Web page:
We slept like thirty out of fourty hours at the lake. There was a lot of rain. In the remaining minutes, we managed to climb Gabhar and do some research. A weekend well spent, I would say.

Monday, July 15, 2013

Further research

The valve is changing. Compare the image in the post below from July 2013 with this image from April 2006 and with that image from August 2005. Especially the 2005 image, taken from the other end of the loch, indicates radical changes in the shape of the peninsulas. From memory, the valve was only slightly broader in August 2009 and images from 2011 show the same. Equilibrium my ass. What might happen here is a superposition of annual variations in the water level with a long-term evolution of the loch morphology due to ongoing sedimentation. One has to watch this.


After two warm weeks, the loch was pleasant. But there is a catch. The spot where the stream flows into the lake, dividing the two halves of the beach, was brutally cold. The stream also produces an underwater mountain out of sand. I walked around the upper lake, wading through the "valve", the bit where two peninsulas almost touch each other from opposite sides. I wonder how much longer it takes until the sediments block the flow of water from upper to lower lake. And what would happen next. Will the water just rise again and overflow? Or will it find other ways? Is there an equilibrium? This spot just always seems almost dry. Maybe this is the equilibrium.

There are no rules here. It doesn't make any sense to go on with the old conventions, when nobody is around and no sign of human life can be seen. Everything is back on the table. Everything has to be renegotiated. With whom? Sheep, midges, grass. And whatever lives in the loch. I know nothing about the loch life.

Three hours, three hours to walk out on the proper trail to Loch Moraig. I wonder if there is a shorter way.

The difference

Went up to the ridge twice, the one that blocks the morning sun. Creag an Loch is it called in the OS map. The loch is called loch, the craig is called craig, this is the place where they ran out of names. From up here, the point at the tip of the peninsula looks like a soft, sandy swimming place. Need to try. I probably climbed the two highest points of that ridge, 710 and 701 meters, according to map. Once in complete fog, swirling stratus all over the place, once in the clear morning. What a difference.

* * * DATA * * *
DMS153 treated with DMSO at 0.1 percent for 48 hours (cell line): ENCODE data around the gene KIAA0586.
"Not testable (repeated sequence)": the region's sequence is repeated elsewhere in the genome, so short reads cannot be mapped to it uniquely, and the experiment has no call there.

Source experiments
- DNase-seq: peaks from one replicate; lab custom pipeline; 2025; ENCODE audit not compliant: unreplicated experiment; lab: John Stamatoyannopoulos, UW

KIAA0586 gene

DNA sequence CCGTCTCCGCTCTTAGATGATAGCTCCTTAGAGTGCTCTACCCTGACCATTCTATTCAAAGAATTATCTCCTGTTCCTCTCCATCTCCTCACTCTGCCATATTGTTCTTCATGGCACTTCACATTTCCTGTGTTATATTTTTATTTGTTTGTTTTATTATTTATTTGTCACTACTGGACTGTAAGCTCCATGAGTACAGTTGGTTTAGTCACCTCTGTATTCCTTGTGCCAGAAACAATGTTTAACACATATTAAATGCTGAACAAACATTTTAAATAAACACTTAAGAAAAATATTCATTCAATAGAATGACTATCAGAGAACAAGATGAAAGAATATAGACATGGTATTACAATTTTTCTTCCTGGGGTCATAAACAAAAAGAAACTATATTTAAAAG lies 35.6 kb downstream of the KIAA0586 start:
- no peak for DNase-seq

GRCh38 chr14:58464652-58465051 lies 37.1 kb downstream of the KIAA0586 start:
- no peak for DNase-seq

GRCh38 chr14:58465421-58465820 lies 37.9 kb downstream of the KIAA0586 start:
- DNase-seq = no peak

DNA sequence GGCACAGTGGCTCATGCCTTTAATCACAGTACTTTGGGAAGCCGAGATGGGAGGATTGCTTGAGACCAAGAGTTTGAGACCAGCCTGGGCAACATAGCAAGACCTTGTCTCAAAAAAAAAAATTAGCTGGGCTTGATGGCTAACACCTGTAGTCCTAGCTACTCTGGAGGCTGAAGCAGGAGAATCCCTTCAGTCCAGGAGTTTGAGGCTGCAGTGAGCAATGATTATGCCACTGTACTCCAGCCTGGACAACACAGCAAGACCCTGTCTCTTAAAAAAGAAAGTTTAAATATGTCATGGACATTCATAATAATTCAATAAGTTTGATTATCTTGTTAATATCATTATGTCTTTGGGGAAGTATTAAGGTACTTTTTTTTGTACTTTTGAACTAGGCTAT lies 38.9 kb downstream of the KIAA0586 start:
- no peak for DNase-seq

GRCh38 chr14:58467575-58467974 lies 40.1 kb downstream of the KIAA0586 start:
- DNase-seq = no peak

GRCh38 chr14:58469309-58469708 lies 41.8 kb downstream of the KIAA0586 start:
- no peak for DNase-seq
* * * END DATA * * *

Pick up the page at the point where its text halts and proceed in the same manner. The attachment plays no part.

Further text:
Spent a lot of time watching swarms of midges and other insects, mostly while drying after yet another bath. Naked people have an unsatiable interest in the endeavours of insects, as it turns out. Not much learned, except confirmation that midges are indeed very sensitive. It might be more helpful to think of midges as lumps of matter that materialize out of nothing, instead of lumps of matter that move according to some unknown law. They always seem to appear in calm, humid, warm places, but nobody has ever seen them coming.

Sunday, July 14, 2013

The return

I went back up there after basically 4 years. Not much has changed. The hut at the gate is now locked. Is it always? The trail up the first big mountain now looks like a nosebleed. Munroing killed that mountain. I missed the path that leads further north, made my own path which somehow never met the trail. A geometrical miracle. Anyway, reached the loch after four hours of bushwacking through heather and morast and horseflies. What a mess.

At arrival, the sun was out and it was dead quiet. These are the only conditions in which The Perfect Campsite is not really perfect, but this is of course extremely rare. I tried the first hillock on the peninsula. If the valley is some sort of lens for the wind, this is its focal point, the only point with a breeze even if it there is no wind at all everywhere else. A few hours later the wind came up and I decided to move the tent and everything to the Perfect Campsite at the beach. Several hundred meters along the loch with a tent on my back, fully erected, against the wind, are a mediocre idea. But, hey.